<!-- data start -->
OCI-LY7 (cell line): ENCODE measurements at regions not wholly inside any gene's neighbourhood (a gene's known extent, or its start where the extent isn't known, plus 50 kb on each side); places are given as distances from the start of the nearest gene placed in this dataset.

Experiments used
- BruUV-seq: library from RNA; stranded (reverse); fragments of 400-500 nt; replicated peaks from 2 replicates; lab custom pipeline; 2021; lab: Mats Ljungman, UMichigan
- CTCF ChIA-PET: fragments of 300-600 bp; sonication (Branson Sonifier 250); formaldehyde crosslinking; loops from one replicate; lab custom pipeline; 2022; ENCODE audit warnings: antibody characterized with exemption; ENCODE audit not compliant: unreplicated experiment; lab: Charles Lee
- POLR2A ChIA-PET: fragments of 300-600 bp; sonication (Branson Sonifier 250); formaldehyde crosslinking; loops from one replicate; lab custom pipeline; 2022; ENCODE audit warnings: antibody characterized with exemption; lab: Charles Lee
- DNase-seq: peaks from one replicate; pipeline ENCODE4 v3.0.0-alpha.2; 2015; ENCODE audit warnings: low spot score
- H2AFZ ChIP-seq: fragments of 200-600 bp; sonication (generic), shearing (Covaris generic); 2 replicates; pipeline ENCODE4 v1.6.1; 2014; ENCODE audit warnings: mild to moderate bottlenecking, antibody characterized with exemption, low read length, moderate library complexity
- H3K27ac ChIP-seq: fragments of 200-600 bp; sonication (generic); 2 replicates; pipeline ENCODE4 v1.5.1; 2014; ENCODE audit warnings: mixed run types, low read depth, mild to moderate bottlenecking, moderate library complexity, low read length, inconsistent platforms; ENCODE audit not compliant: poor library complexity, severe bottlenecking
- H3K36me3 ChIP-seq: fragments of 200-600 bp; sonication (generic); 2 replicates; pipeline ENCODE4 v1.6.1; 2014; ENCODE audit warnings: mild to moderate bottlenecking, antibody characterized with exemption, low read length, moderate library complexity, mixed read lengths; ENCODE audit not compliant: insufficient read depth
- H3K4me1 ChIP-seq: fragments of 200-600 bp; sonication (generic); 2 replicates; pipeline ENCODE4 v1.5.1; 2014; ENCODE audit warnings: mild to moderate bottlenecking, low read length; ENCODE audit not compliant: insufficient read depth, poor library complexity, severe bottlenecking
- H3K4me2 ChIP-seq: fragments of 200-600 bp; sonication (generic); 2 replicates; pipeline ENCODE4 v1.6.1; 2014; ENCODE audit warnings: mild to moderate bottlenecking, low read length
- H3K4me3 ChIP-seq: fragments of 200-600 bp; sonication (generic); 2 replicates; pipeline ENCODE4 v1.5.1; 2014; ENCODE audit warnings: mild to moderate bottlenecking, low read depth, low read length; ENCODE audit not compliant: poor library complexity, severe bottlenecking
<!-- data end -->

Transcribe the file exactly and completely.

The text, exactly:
OCI-LY7 (cell line): ENCODE measurements at regions not wholly inside any gene's neighbourhood (a gene's known extent, or its start where the extent isn't known, plus 50 kb on each side); places are given as distances from the start of the nearest gene placed in this dataset.

Experiments used
- BruUV-seq: library from RNA; stranded (reverse); fragments of 400-500 nt; replicated peaks from 2 replicates; lab custom pipeline; 2021; lab: Mats Ljungman, UMichigan
- CTCF ChIA-PET: fragments of 300-600 bp; sonication (Branson Sonifier 250); formaldehyde crosslinking; loops from one replicate; lab custom pipeline; 2022; ENCODE audit warnings: antibody characterized with exemption; ENCODE audit not compliant: unreplicated experiment; lab: Charles Lee
- POLR2A ChIA-PET: fragments of 300-600 bp; sonication (Branson Sonifier 250); formaldehyde crosslinking; loops from one replicate; lab custom pipeline; 2022; ENCODE audit warnings: antibody characterized with exemption; lab: Charles Lee
- DNase-seq: peaks from one replicate; pipeline ENCODE4 v3.0.0-alpha.2; 2015; ENCODE audit warnings: low spot score
- H2AFZ ChIP-seq: fragments of 200-600 bp; sonication (generic), shearing (Covaris generic); 2 replicates; pipeline ENCODE4 v1.6.1; 2014; ENCODE audit warnings: mild to moderate bottlenecking, antibody characterized with exemption, low read length, moderate library complexity
- H3K27ac ChIP-seq: fragments of 200-600 bp; sonication (generic); 2 replicates; pipeline ENCODE4 v1.5.1; 2014; ENCODE audit warnings: mixed run types, low read depth, mild to moderate bottlenecking, moderate library complexity, low read length, inconsistent platforms; ENCODE audit not compliant: poor library complexity, severe bottlenecking
- H3K36me3 ChIP-seq: fragments of 200-600 bp; sonication (generic); 2 replicates; pipeline ENCODE4 v1.6.1; 2014; ENCODE audit warnings: mild to moderate bottlenecking, antibody characterized with exemption, low read length, moderate library complexity, mixed read lengths; ENCODE audit not compliant: insufficient read depth
- H3K4me1 ChIP-seq: fragments of 200-600 bp; sonication (generic); 2 replicates; pipeline ENCODE4 v1.5.1; 2014; ENCODE audit warnings: mild to moderate bottlenecking, low read length; ENCODE audit not compliant: insufficient read depth, poor library complexity, severe bottlenecking
- H3K4me2 ChIP-seq: fragments of 200-600 bp; sonication (generic); 2 replicates; pipeline ENCODE4 v1.6.1; 2014; ENCODE audit warnings: mild to moderate bottlenecking, low read length
- H3K4me3 ChIP-seq: fragments of 200-600 bp; sonication (generic); 2 replicates; pipeline ENCODE4 v1.5.1; 2014; ENCODE audit warnings: mild to moderate bottlenecking, low read depth, low read length; ENCODE audit not compliant: poor library complexity, severe bottlenecking